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San Diego, CA

Overweight/Weight Loss Treatment in Del Mar, CA

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Overweight/Weight Loss Treatment in Del Mar, CA

There are numerous weight-loss methods available but many are ineffective and short-term, especially for those who are morbidly obese. Amongst the morbidly obese, less than 5 percent succeed in losing a considerable amount of weight and maintaining the weight loss with non-surgical programs-- generally a combination of dieting, behavior modification therapy and exercise.

Individuals do lose weight without surgery, however, especially when they work with a licensed healthcare professional to develop an effective and risk-free weight-loss program. The majority of health insurance providers do not cover weight-loss surgery unless you first make a major effort to lose weight using non-surgical methods.

Many individuals participate in a combination of the following therapies:

Dietary Modification

A lot of us have tried a variety of diets and have been stuck in a cycle of weight gain and loss-- "yo-yo" dieting-- that can lead to major health risks by stressing the heart, kidneys and other organs.

Ninety percent of individuals participating in all diet programs regain the weight they've lost within two years. For people that have weight-loss surgery, dieting is an instrumental part of maintaining weight loss after surgery.

If you choose to go on a diet, we suggest that you work with a health professional that can customize a diet to meet your needs. A diet needs to greatly restrict your calorie intake, but maintain your nutrition. Calorie-restrictive diets fall under two basic categories:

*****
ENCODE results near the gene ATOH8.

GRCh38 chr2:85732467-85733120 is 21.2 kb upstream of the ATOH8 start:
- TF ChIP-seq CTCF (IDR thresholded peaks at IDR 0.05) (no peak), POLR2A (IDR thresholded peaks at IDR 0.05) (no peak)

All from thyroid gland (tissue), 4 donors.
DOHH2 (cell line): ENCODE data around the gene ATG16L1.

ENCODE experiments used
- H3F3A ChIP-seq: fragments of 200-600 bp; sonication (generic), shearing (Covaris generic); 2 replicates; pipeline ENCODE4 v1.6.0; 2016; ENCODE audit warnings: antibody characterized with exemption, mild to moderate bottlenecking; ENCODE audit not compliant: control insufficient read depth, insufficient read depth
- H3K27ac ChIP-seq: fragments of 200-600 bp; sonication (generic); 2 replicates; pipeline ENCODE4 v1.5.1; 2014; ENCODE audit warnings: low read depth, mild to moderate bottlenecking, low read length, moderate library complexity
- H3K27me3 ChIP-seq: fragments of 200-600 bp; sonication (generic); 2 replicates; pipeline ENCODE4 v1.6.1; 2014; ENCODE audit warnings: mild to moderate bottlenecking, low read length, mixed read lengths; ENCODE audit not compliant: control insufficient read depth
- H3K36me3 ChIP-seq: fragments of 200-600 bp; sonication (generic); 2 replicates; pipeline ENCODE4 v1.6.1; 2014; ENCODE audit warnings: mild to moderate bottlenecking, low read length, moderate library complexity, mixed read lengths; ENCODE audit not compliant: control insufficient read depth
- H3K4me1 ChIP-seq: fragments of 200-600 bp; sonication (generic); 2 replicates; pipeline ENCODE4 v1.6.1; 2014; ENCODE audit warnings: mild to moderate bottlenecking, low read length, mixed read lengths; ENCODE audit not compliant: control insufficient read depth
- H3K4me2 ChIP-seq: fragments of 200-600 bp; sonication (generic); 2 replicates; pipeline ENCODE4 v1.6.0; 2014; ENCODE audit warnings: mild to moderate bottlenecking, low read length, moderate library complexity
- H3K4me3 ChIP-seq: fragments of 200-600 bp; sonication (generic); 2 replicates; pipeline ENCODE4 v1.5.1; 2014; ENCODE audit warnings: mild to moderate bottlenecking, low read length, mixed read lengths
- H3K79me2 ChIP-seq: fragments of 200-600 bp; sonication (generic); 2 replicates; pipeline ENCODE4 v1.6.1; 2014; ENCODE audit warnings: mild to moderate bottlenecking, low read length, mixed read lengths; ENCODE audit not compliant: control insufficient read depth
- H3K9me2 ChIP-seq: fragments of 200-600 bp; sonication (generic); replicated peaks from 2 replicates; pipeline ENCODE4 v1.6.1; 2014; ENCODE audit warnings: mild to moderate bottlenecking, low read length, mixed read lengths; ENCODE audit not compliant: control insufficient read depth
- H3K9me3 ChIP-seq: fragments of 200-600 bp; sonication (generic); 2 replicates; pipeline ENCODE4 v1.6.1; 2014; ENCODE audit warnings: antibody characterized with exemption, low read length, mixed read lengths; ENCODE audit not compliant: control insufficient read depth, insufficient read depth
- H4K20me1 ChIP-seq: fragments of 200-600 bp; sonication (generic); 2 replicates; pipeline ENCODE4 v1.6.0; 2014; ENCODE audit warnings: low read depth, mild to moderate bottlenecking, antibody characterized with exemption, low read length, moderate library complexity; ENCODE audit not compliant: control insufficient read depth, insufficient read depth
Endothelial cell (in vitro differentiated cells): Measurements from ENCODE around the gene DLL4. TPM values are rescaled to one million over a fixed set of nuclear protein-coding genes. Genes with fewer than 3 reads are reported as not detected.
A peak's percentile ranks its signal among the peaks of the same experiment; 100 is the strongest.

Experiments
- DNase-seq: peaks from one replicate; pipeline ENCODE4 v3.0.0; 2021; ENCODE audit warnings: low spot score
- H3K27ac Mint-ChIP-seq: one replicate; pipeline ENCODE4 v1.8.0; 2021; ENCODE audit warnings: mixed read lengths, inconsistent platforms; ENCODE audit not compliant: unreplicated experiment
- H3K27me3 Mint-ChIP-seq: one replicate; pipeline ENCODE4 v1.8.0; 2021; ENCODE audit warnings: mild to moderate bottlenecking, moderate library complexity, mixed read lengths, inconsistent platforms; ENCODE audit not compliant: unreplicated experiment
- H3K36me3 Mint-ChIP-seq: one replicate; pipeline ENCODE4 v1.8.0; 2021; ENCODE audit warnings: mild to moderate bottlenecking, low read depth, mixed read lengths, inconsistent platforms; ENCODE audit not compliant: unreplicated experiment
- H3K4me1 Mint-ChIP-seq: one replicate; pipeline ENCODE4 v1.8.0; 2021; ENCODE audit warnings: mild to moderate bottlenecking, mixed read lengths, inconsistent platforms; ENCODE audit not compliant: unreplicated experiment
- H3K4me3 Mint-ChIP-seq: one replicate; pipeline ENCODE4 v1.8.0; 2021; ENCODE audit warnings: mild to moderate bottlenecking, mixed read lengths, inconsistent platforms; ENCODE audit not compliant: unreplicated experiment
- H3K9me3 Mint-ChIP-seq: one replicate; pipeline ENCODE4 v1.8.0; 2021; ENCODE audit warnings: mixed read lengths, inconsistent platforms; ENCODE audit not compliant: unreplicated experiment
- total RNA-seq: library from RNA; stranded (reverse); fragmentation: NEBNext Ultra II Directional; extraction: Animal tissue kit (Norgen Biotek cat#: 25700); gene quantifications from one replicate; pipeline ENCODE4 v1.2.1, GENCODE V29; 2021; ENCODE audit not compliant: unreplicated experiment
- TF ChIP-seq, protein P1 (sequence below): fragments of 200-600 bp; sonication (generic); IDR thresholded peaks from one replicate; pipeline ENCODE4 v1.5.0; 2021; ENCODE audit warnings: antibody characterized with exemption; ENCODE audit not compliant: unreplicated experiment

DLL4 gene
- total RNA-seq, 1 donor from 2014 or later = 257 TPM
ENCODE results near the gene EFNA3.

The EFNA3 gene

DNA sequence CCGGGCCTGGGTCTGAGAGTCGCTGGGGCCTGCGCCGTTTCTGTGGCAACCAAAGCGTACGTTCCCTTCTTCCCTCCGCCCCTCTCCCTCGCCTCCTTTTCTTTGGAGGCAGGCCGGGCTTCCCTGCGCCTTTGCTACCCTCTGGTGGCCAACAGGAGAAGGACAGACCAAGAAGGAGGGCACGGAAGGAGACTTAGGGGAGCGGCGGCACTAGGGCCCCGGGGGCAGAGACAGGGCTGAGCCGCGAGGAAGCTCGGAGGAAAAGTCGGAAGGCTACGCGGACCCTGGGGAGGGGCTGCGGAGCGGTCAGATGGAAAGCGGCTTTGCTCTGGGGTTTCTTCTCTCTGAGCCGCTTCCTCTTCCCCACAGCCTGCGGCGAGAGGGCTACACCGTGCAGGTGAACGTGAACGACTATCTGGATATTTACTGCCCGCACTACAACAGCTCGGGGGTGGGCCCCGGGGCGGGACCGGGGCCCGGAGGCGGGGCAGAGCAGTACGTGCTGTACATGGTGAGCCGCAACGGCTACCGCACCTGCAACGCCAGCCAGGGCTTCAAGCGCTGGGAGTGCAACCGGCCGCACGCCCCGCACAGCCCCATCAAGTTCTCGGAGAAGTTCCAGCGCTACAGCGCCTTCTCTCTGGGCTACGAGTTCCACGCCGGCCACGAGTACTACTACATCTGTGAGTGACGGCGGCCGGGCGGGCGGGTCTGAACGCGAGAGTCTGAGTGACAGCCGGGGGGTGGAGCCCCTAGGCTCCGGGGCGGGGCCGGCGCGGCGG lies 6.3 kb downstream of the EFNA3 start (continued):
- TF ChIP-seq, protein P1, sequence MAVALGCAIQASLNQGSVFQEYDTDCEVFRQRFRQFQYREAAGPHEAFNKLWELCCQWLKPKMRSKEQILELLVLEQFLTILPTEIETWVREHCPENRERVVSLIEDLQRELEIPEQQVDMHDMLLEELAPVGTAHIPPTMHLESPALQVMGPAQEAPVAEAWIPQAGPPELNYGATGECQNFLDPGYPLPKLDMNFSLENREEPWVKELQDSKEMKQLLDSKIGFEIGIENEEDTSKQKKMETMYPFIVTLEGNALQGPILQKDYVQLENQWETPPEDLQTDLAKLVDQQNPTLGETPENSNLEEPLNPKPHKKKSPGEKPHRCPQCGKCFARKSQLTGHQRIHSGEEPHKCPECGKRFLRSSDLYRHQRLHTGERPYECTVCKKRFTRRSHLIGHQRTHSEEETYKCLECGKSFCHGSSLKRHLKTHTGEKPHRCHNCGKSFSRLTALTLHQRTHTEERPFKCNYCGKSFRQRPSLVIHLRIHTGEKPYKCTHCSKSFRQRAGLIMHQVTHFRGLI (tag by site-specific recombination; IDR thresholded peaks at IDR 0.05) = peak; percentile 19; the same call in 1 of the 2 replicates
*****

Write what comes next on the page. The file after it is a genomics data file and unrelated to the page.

• Low-calorie diets (LCDs) are individually planned to include 500 to 1,000 calories a day less than you burn.
  • Very low-calorie diets (VLCDs) usually limit intake to only 400 to 800 calories a day and feature high-protein, low-fat liquids.

Behavior Modification

The objective of behavior modification therapy is to change your eating and exercise habits to stimulate weight loss. Examples include:

  • Establishing realistic weight loss goals-- short-term as well as long-term.
  • Tracking your diet and exercise patterns in a diary.
  • Recognizing high-risk situations and avoiding them.
  • Rewarding specific actions, such as exercising for a longer time or eating less of a certain type of food.
  • Adopting rational beliefs regarding weight loss and body image.
  • Developing a support network, including family, friends and colleagues, or joining a support group that can help you concentrate on your goal.

Although some people experience success with behavior modification, most people achieve only short-term weight loss for the first year. If you intend on having weight-loss surgery, behavior modification and dieting will be critical in aiding you to maintain your weight loss after surgery.

Surgery is a tool to get your body to begin losing weight. Diet and behavior modification will determine your ultimate success.


Exercise significantly increases your chance of long-term weight loss. It is a key component for any long-term weight management program, particularly weight-loss surgery.

Research shows that when you reduce the number of calories you consume, your body responds by reducing your metabolism to burn fewer calories, instead of promoting weight loss. Daily exercise can help speed up your metabolism, effectively minimizing the "set point"-- a kind of thermostat in the brain that makes you resistant to either weight gain or loss-- to a lower natural weight.

Starting an exercise program can be intimidating if you're morbidly obese. Your health condition may make any level of physical exertion extremely hard. But you can learn techniques to help you begin a realistic exercise routine. The following techniques can help you start exercising and can be integrated into your everyday routine: